GradleBuildExperimentSpec.groovy

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Allow easier adding of build mutator for cross build tests

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Allow easier adding of build mutator for cross build tests

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Allow easier adding of build mutator for cross build tests

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Separate Gradle profiler specific options

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First working versino

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Support measuring build operations in the profiler report

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Support measuring build operations in the profiler report

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Convert JavaUpToDatePerformanceTest to use gradle profiler

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Convert JavaUpToDatePerformanceTest to use gradle profiler

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Remove YourkitProfiler

This profiler wasn't very useful, as it also measured warmup runs.

We don't use it on CI and locally one can use the Gradle Profiler

with the `--profile yourkit` option.

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Explicit clean up before performance test measurements (#2640)

Previously we were using a workaround where odd runs were removed from measurements, and executed a `clean` build instead of the measured build.

Performance tests can now specify `cleanTasks`, similar to how they specify `tasksToRun`. These `cleanTasks` will be executed before each run (warm-up and measurement runs alike).

A new column is added to performance test tables to track this new information. It is a nullable column to allow for test results added by older versions of Gradle.

I've updated the task output caching tests and the Maven vs. Gradle comparisons to declare `cleanTasks` instead of the old hack with the odd-even runs.

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Simplify performance measurements

The many measurements that we injected into the build under test were

skewing our measurements to the point of making them unreliable or

unrealistic. We now only measure end to end build time. Here's a breakdown

with the rationale for removing each other measurement:

- configuration time: can be done by having a `gradle help` scenario instead

- execution time: the user does not care whether a long build is stuck in execution or configuration

- setup/teardown: was ill-defined anyway, basically total - configuration - execution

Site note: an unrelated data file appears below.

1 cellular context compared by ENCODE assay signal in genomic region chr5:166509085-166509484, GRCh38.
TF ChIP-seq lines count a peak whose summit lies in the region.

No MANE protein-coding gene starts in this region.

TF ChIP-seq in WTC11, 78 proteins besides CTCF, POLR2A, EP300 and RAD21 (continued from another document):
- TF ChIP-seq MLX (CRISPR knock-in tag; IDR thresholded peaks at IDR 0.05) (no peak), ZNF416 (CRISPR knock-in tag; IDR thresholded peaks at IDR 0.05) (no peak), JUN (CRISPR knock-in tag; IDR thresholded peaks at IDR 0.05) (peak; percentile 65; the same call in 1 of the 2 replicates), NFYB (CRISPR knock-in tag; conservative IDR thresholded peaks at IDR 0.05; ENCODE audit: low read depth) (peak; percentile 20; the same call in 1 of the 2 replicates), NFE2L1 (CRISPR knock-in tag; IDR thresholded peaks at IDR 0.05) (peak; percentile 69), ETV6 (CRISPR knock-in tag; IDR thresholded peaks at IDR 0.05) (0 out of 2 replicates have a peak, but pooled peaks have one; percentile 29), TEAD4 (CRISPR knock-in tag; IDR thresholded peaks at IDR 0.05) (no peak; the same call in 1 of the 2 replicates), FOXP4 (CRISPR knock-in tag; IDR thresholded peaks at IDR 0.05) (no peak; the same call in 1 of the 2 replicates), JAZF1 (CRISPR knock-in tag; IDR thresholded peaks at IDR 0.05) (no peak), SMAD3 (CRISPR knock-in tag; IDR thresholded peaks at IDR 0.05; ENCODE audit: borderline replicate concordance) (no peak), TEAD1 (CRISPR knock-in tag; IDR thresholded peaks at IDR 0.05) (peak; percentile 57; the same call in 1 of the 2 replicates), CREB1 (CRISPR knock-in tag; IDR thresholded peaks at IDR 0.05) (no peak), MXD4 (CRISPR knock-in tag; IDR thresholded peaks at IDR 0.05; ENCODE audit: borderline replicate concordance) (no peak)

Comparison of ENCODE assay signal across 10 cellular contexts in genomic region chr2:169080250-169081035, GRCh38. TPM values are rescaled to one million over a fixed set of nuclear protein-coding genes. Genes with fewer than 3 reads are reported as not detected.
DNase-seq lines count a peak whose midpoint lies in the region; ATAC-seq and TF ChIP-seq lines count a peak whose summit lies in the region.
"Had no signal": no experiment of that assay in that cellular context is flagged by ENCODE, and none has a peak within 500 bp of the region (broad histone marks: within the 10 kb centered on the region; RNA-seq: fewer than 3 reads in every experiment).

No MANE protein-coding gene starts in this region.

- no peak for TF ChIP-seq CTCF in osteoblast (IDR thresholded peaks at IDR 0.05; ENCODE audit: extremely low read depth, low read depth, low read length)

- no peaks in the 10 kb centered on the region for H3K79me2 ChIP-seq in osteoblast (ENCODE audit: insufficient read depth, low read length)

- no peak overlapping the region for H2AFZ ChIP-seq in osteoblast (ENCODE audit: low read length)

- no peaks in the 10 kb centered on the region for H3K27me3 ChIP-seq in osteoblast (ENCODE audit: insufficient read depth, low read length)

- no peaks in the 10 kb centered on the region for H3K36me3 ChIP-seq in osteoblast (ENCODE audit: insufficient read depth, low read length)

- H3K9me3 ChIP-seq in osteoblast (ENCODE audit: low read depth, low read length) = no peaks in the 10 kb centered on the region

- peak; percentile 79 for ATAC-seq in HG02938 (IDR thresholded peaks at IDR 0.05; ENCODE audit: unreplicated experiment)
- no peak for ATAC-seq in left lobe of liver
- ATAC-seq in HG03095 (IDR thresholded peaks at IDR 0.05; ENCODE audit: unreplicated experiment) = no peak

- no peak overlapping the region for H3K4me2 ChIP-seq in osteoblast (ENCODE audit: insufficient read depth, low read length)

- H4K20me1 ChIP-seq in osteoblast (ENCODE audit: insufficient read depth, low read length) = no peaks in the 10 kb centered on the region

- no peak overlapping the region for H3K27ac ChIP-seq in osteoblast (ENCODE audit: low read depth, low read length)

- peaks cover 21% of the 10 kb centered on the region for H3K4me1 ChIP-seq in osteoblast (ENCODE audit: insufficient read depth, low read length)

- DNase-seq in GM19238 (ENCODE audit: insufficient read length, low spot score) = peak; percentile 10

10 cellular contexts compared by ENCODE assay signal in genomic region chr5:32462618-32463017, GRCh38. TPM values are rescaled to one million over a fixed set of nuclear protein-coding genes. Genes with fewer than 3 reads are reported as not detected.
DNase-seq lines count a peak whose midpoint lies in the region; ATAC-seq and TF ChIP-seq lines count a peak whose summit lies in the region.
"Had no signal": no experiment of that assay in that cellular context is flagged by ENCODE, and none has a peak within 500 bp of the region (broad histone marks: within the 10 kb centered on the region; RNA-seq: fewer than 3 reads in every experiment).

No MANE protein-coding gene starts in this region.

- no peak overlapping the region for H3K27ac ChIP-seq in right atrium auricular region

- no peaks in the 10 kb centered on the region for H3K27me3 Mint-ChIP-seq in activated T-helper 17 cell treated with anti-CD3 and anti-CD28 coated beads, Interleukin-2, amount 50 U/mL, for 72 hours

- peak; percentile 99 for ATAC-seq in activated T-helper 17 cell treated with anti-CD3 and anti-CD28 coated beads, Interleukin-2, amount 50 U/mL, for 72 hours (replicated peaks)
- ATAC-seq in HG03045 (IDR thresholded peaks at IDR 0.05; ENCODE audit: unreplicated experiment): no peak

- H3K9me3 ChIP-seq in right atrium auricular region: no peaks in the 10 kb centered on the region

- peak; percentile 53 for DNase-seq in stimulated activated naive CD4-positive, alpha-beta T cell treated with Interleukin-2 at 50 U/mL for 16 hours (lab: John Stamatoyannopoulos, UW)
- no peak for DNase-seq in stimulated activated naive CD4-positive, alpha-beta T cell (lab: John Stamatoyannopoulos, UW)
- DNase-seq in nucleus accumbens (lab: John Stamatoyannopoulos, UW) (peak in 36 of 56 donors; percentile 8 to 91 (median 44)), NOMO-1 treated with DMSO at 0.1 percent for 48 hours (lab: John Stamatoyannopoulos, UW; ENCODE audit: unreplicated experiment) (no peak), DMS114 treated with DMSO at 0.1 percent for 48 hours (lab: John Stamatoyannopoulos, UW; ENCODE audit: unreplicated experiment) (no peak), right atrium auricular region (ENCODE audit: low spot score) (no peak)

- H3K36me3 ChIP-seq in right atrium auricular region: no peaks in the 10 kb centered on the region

- JIT compile time: this is nothing we can influence and thus pointless to measure

- Memory usage: Was only measured at one point in the build, which doesn't tell us anything about

any problems at any other point in the build

- GC CPU time: If this increases we'd see it in total execution time

Generally, looking at the graphs has never pointed us directly at the problem, we always need to

profile anyway. So instead of skewing our measurements with lots of profling code, we should

instead use a dedicated profiling job to measure if we actually see a regression.

Memory usage can be tested indirectly by giving each scenario a reasonable amount of memory.

If memory usage rises above that reasonable limit, we'd see execution time rise, telling us about

the regression. Generally, we do not optimize for smallest memory usage, but for fastest execution

with reasonable memory overhead.

This change also removes all JVM tweaking and wait periods which we introduced in an attempt to

make tests more predictable and stable. These tweaks have not really helped us achieve more stable

tests and have often done the opposite. They also add lots of complexity and make our tests more

unrealistic. A real users will not add all these JVM options to Gradle.

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Support customizing invocations in performance tests

- remove previous parameterized generics that lead to a dead end

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Execute performance test scenarios on a fresh working copy

Reusing whatever state the last test left behind can make performance

seem better (because of preexisting caches) or worse (because of lots of output).

This makes the results dependent on the order in which the tests are executed.

It also prevented us from using incremental build for the project templates.

We now create a fresh copy of the template project for each test run,

fixing both of these problems at once.

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Move all result-related classes to org.gradle.performance.results

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Extract performance test fixtures to separate project

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    ./GradleBuildExperimentSpec.groovy
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